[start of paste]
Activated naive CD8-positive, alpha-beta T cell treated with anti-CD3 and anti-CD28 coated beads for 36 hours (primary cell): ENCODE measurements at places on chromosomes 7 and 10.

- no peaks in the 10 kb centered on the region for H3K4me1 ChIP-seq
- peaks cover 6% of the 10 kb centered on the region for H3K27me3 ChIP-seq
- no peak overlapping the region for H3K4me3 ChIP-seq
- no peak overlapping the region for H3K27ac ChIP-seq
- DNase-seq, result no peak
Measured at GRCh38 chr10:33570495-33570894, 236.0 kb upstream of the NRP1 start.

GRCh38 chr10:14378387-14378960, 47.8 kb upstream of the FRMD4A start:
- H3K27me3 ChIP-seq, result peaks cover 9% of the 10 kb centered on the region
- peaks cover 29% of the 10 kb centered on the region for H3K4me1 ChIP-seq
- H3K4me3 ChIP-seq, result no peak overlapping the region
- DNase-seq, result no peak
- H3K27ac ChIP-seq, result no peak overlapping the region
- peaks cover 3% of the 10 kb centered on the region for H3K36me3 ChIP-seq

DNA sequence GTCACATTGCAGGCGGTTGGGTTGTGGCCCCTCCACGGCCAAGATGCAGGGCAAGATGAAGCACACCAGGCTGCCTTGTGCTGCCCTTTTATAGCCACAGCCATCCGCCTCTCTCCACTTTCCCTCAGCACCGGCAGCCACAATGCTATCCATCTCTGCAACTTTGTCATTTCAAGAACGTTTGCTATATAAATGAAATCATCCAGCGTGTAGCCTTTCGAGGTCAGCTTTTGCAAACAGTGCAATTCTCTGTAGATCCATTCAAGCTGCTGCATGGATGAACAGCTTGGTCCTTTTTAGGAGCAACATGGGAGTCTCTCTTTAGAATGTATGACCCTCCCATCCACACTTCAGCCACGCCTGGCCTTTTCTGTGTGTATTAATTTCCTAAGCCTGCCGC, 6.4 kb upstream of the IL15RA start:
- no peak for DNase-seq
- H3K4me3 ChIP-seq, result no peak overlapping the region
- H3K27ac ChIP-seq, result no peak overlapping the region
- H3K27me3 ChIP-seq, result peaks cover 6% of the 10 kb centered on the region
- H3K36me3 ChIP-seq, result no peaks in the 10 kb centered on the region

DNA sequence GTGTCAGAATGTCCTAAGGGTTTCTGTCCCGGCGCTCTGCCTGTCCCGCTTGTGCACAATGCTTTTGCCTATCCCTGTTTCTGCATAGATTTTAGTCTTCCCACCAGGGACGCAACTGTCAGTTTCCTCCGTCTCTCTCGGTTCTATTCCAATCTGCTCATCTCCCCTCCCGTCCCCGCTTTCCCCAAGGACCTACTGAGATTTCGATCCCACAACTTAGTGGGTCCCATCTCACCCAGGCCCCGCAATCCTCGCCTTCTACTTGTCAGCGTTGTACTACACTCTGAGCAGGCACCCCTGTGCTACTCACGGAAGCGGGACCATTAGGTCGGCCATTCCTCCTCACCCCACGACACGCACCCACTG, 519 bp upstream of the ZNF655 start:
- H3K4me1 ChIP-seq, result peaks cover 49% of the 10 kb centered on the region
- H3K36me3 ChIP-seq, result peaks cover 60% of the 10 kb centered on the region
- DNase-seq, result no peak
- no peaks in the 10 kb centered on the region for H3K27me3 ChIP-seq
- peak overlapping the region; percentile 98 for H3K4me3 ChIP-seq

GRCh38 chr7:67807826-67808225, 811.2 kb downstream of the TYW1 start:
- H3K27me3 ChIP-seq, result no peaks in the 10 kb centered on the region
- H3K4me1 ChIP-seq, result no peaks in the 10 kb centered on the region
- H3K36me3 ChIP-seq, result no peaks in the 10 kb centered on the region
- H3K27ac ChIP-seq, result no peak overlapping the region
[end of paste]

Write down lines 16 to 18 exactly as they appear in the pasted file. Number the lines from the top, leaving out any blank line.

- no peak for DNase-seq
- H3K4me3 ChIP-seq, result no peak overlapping the region
- H3K27ac ChIP-seq, result no peak overlapping the region